Indonesia ranks 10th overall in youth wellbeing In the Global Youth Wellbeing Index, which is roughly in the middle of neighboring countries. Ranking second in citizen participation, what does this mean in terms of the fulfillment and enactment of rights such as economic opportunities, political and social engagement?
To mark International Human Rights Day, ANU Indonesia Institute is focusing on young Indonesians. In this forum, speakers will examine:
- Youth engagement on climate and environmental issues (Widi Laras Sari, Ryan Febrianto, PUSKAPA)
- Political perspectives of young Indonesians (Arya Fernandes, CSIS)
- Negotiating economic precarity and its relationship with religion (Inaya Rakhmani and Ariane Utomo, Universitas Indonesia and University of Melbourne).
Dr Angie Bexley, Associate Dean, Inclusion, Diversity, Equity and Inclusion, ANU College of Asia and the Pacific.
- Widi Laras Sari and Ryan Febrianto, Center on Child Protection and Wellbeing at Universitas Indonesia (PUSKAPA)
- Arya Fernandes, Centre for Strategic and International Studies (CSIS), Indonesia
- Dr Inaya Rakhmani, Universitas Indonesia, and Dr Ariane Utomo, University of Melbourne
Understanding youth engagement in climate and environmental issues in Indonesia
Widi Laras Sari and Ryan Febrianto
Young Indonesians are increasingly active in efforts to mitigate and respond to climate and environmental crises. Although youth engagement is essential to finding solutions to climate and environmental issues, youth engagement in Indonesia has been characterised by exclusionism, limited by tokenism and a non supportive environment. Understanding the landscape of youth civic engagement can provide insights on support required for youth groups and activists in building and sustaining their organised movements and to realise their reform agenda.
Through a systematic literature review, legal review, focus group discussions, and interviews with 58 young activists (32 female and 26 male participants) aged 16 to 30 and non-youth practitioners on youth issues based across the archipelago, this study maps the landscape of youth engagement in climate and environmental issues in Indonesia by examining characteristics (including gender, education, religious affiliation and socio-economic status) of youth who engage in climate activism, identifying climate and environmental topics that young Indonesians consider important, as well as the various forms of engagement of young Indonesians on these issues.
By mapping this landscape, the study has identified several supports needed as well as gaps that still need to be addressed regarding facilitation of youth engagement in Indonesia on climate and environmental issues and to identify a reform agenda into the future.
Indonesian millennial social and political preferences: Findings from CSIS survey
Indonesia's upcoming 2024 presidential and legislative elections will include a generation of first time voters. Having experienced the last few years of a pandemic, issues of health, employment, climate and corruption seem to be top of mind for young voters.
To better understand the concerns, perceptions and priorities of young voters, in August 2022 CSIS conducted a public opening survey with a nationally representative survey to shed light on issues of national leadership, support for democracy, and social and political preferences. Using a multi-stage random method, the total sample was 1200 young people aged between 17-39 years and distributed proportionally by gender.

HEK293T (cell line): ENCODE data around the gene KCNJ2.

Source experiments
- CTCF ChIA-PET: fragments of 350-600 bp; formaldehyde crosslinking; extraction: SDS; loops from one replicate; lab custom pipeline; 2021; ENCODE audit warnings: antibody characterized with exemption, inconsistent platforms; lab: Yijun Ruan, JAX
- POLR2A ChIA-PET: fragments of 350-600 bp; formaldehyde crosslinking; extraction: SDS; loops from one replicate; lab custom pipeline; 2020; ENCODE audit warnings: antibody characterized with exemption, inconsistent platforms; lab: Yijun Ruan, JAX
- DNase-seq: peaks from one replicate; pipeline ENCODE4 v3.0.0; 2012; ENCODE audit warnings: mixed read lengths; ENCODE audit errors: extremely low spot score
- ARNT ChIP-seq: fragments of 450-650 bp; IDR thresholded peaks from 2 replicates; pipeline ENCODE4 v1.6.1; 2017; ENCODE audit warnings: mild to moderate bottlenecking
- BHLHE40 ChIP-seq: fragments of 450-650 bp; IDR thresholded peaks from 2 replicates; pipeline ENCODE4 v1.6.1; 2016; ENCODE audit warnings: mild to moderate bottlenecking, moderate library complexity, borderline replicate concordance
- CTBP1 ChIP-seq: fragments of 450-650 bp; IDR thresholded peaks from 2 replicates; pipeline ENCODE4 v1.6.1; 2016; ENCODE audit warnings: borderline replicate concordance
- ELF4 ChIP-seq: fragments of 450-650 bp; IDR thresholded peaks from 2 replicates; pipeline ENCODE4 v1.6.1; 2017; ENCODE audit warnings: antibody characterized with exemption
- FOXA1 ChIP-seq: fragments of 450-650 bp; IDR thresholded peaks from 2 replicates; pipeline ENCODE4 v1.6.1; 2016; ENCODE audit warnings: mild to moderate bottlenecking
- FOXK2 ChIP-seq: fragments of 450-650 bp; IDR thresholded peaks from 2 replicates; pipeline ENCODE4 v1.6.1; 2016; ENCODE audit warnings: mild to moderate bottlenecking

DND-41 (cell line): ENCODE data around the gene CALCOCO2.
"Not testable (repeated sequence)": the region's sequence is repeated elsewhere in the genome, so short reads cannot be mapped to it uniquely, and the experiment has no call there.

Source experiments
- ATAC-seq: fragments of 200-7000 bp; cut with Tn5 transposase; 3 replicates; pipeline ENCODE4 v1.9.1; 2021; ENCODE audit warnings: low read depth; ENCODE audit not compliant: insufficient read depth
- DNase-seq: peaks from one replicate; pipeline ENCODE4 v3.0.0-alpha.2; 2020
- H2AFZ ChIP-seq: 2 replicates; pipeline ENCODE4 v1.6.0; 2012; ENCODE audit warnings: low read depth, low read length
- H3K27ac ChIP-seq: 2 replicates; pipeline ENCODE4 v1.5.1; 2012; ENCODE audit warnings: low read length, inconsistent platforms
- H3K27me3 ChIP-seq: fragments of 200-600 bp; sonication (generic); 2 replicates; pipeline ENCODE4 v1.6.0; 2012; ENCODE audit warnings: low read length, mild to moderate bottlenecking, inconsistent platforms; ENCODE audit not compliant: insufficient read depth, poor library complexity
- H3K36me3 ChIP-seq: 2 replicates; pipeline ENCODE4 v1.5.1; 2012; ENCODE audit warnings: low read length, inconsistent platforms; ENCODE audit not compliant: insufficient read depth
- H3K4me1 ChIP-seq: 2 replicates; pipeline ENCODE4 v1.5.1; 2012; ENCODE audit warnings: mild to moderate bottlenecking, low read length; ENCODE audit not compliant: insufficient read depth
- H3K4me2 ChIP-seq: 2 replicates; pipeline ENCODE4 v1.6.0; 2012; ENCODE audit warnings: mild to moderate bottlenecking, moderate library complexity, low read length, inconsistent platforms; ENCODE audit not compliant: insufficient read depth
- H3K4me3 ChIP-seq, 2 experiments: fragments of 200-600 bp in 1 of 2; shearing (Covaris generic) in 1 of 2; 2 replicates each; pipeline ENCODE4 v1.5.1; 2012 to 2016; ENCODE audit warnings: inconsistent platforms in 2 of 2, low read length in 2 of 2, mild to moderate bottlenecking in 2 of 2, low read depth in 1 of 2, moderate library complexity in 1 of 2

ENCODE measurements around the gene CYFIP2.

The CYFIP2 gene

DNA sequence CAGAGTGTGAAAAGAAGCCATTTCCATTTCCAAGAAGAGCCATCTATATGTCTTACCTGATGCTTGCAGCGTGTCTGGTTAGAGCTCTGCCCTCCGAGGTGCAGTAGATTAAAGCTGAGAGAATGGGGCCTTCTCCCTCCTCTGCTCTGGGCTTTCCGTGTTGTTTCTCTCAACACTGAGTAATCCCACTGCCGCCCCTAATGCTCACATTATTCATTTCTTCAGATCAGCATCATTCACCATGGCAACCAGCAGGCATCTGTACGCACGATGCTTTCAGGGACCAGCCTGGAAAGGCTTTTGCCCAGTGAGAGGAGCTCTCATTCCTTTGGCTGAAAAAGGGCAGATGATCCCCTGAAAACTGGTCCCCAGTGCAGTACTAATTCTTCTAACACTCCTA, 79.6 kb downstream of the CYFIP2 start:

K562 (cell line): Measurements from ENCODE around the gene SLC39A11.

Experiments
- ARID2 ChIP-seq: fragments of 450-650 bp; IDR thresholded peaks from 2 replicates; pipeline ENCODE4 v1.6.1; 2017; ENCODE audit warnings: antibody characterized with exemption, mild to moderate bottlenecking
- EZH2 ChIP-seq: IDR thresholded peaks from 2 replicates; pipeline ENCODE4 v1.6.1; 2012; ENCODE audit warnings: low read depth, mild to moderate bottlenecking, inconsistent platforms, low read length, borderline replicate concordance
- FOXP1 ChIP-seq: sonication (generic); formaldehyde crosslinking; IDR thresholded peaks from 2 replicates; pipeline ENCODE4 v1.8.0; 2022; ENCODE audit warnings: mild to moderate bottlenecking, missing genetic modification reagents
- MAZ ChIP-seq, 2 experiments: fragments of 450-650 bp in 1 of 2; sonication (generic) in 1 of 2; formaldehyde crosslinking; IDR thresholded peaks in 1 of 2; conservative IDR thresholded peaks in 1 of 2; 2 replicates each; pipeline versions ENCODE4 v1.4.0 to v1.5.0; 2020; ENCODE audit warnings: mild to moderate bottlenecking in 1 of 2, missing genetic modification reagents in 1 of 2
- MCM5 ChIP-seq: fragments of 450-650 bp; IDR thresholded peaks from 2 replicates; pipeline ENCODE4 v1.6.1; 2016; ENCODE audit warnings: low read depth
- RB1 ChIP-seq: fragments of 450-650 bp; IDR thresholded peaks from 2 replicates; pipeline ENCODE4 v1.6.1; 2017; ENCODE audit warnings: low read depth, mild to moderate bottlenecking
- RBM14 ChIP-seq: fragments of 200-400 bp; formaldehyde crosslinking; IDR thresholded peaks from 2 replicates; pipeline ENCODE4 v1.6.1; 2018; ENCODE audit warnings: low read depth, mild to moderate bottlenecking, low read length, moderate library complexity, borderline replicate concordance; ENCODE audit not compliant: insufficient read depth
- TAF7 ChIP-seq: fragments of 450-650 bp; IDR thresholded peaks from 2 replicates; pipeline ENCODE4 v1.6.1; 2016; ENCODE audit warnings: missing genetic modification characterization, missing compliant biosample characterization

The findings show the extent to which the pandemic has shaped the importance that young people place on national leadership and public policy. One of the most striking findings from the survey is the shift of a young cohort of voters away from preferring personalised leadership qualities towards technocratic leadership. Politicians and government leaders should heed these shifts of perception and priorities among young voters as many of them vote for the first time in next year's elections.
Indonesia's precarious millennials: Surviving the pandemic with Islamic morality in Urban Jakarta
Dr Inaya Rakhmani, and Dr Ariane Utomo
The precarious nature of work faced by millennials is widely acknowledged academically. There is increasing importance in explaining how work conditions have shifted with neoliberal transformations and, more recently, the COVID-19 global pandemic. While 'Northern' literature has linked this to the impact on workers' subjective well-being, much less is being done to understand how religion is integrated into people's responses to multiple labour market challenges in the 'Global South'.
This paper takes the case of Muslim-majority Indonesia's capital city of Jakarta and, using sequential mixed methods, draws a picture of the social realities of millennials living in a city that has undergone rapid urban transformations. While such massive changes have normalised precarious work, the Job Creation Law-issued at the height of the pandemic-made precarity legal.
We found that Islamic morality-a sense of right and wrong grounded on Islamic teachings-is useful for precarious millennials to soothe feelings of vulnerability due to the gradual disappearance of financially rewarding and upward mobility enabling formal sector jobs. We argue that while useful in everyday settings, this religious interpretation has further individualised and normalised a sense of insecurity as part of the broader, systematic effects of neoliberal capitalism.
Please note below for the event time:
Thursday 8 December 2022
- 2pm AEDT - Canberra, Melbourne, Sydney
- 10am WIB - Western Indonesian Time
- 11am WITA - Central Indonesian Time